I don’t do well during harvest.
In case your life does not revolve around brix, grapes, and prayers to the weather gods, you may have missed that harvest has begun. Harvest, crush, the months that drain my soul, whatever you call it, has arrived. We talk in percentages in our house, “We are 3% done,” and my head falls on the table. “Hey, this week, we are 10% done,” and I scream, internally.
I don’t work the wine harvest. My lovely, talented, brilliant, husband does. This fall marks my 11th harvest season as his partner in crime, the fifth as a mom, the second as a mom of two.
A few weeks ago, I read this charming post from another “Harvest Widow.” She speaks with such grace and pride about her husband’s hours in the vineyards and evenings and weekends in the lab. I want to feel enthusiasm for my husband’s work, but harvest exhausts me. The sense of vague panic that overshadows our lives from August through Thanksgiving crushes me.
I can do this. I can recognize that winemakers are not active military, nor are they police officers or surgeons, constantly on call, and never reliably at home. At least eight months out of the year, the schedule follows a regular pattern (minus the wine dinners and the sales trips), and I can adult. I really can.
Last weekend, when he only had to work an hour in the lab, I offered to come along for the journey, our tiny humans in tow. We drove up Silverado Trail, the early morning light spreading prettily through the vineyards. I have lived here a short seven years, and I have not yet gotten used to the beauty of our valley.
I dropped my husband off at work, and I took the kids just up the road to Farmstead. We ordered hot chocolate, chai, and two amazing pastries. We settled in at long wooden tables, the crisp morning air gradually warming. The kids climbed on the bench, sat happily in giant wooden chairs, and once a very adult, very wine tasting group started to flood in, we packed ourselves back into the SUV and drove back to the vineyard.
We parked near the front of the winery and went out to visit the farm animals – the peacocks, the chickens, and my kids’ favorites, the goats. My sixteen-month-old daughter shouted, “Doggie!” and started to find grass to feed the gentle creatures. My son, the fournado, ran around, making sure he got to pet each and every goat. They lived and breathed joy.
My husband wrapped up his work. My son told his daddy all about feeding the goats and getting “coffee.” Our daughter toddled over, “Hi, Daddy!” No stress. Only happiness.
I forget, sometimes, that Harvest doesn’t have to ruin me. Instead, it can inject a fresh shot of joy into my life. This year, I’m going to let that happen.
Four Tips for Surviving Harvest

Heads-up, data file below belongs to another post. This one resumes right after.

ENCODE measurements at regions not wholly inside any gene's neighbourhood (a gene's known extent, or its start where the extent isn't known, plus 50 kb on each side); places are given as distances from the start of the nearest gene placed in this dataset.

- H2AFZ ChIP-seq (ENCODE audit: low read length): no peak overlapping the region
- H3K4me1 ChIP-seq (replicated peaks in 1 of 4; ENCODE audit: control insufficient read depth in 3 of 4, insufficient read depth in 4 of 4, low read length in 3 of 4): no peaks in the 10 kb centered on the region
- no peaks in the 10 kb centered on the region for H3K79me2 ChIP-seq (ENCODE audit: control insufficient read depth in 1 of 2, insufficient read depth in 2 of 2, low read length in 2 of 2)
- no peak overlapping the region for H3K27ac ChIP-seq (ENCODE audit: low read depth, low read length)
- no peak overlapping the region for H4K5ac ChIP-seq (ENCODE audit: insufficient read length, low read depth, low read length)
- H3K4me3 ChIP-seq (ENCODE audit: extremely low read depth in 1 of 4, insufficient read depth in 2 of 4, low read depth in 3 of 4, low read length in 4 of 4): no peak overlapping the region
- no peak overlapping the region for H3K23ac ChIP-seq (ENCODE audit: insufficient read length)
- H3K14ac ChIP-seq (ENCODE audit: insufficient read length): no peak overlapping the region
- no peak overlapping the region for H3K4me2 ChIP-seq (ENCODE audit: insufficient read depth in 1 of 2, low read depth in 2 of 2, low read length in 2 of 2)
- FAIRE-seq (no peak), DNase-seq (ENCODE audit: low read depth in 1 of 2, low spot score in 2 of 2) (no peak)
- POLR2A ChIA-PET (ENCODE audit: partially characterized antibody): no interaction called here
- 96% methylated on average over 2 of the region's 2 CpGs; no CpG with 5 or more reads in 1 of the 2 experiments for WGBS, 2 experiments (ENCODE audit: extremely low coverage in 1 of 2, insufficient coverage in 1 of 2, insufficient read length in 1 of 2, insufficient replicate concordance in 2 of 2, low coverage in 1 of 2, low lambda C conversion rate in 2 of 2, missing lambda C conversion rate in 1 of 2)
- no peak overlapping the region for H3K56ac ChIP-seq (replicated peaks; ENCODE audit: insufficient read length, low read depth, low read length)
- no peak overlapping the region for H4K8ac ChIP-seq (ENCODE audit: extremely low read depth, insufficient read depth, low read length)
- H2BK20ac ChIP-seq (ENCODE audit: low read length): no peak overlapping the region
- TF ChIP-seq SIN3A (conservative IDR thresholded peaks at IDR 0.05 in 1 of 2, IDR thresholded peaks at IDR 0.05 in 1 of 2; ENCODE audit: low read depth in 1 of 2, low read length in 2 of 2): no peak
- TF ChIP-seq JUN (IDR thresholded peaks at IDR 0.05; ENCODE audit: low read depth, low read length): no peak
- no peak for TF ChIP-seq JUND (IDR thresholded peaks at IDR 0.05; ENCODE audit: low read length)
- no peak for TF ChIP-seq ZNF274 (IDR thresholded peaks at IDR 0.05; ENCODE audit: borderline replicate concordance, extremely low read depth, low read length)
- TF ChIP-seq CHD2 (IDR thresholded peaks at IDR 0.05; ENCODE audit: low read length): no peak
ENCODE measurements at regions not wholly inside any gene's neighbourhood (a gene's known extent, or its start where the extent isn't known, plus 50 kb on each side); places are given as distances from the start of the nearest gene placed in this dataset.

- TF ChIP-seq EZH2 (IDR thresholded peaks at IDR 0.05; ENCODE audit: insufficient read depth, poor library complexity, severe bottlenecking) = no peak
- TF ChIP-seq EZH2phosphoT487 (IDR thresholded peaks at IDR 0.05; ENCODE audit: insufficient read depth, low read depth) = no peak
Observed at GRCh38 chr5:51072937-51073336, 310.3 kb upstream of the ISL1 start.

- Build Community – We exist. We mothers, fathers, husbands, and wives. We live in a semi-single-parenthood state for some portion of the year, and we need to find each other. For the first time in my five years as a mom during Harvest, I have found a community. We have vague plans to meet. For now, we mostly share links to recipes, but I have more than I had any other year, and that makes a huge difference.
- Meal Plan – Honestly, I tend to fly by the seat of my pants. Dinner ideas float around my head a day or two in advance, and we always eat. When harvest starts, and I need to take care of a large majority of household chores? Meal Planning Mode Engaged. During harvest, my slow cooker and I become the best of friends. My family, like most true Californians, can devour some tacos; so, I add chicken thighs and two cans of Rotel to my friends list, too.
- Quit Complaining – Seriously. Complaining solves nothing; in fact, complaining makes it all worse. Instead, I look towards the positives. I look toward the delicious, delicious wine I will taste in 1-3 years. I look toward the weeks after Harvest, when Christmas absorbs us all. This year, especially, moving from complaining to #adulting wins the day.
- Embrace the Season – It took me a really long time (shockingly long, like years) to stop planning events that would require my husband’s presence during harvest season. Now, if he can make it, he makes it. Otherwise, the kids and I go about our regular lives. We enjoy pumpkin flavored treats, go on play dates, and visit the pumpkin patch. We venture out into everything Fall offers.
It has certainly taken long enough, but I have finally realized that I cannot let harvest put my life on pause. So, I will embrace this time in my life. Cheers to Harvest and someone owes me a BIG toast when it ends…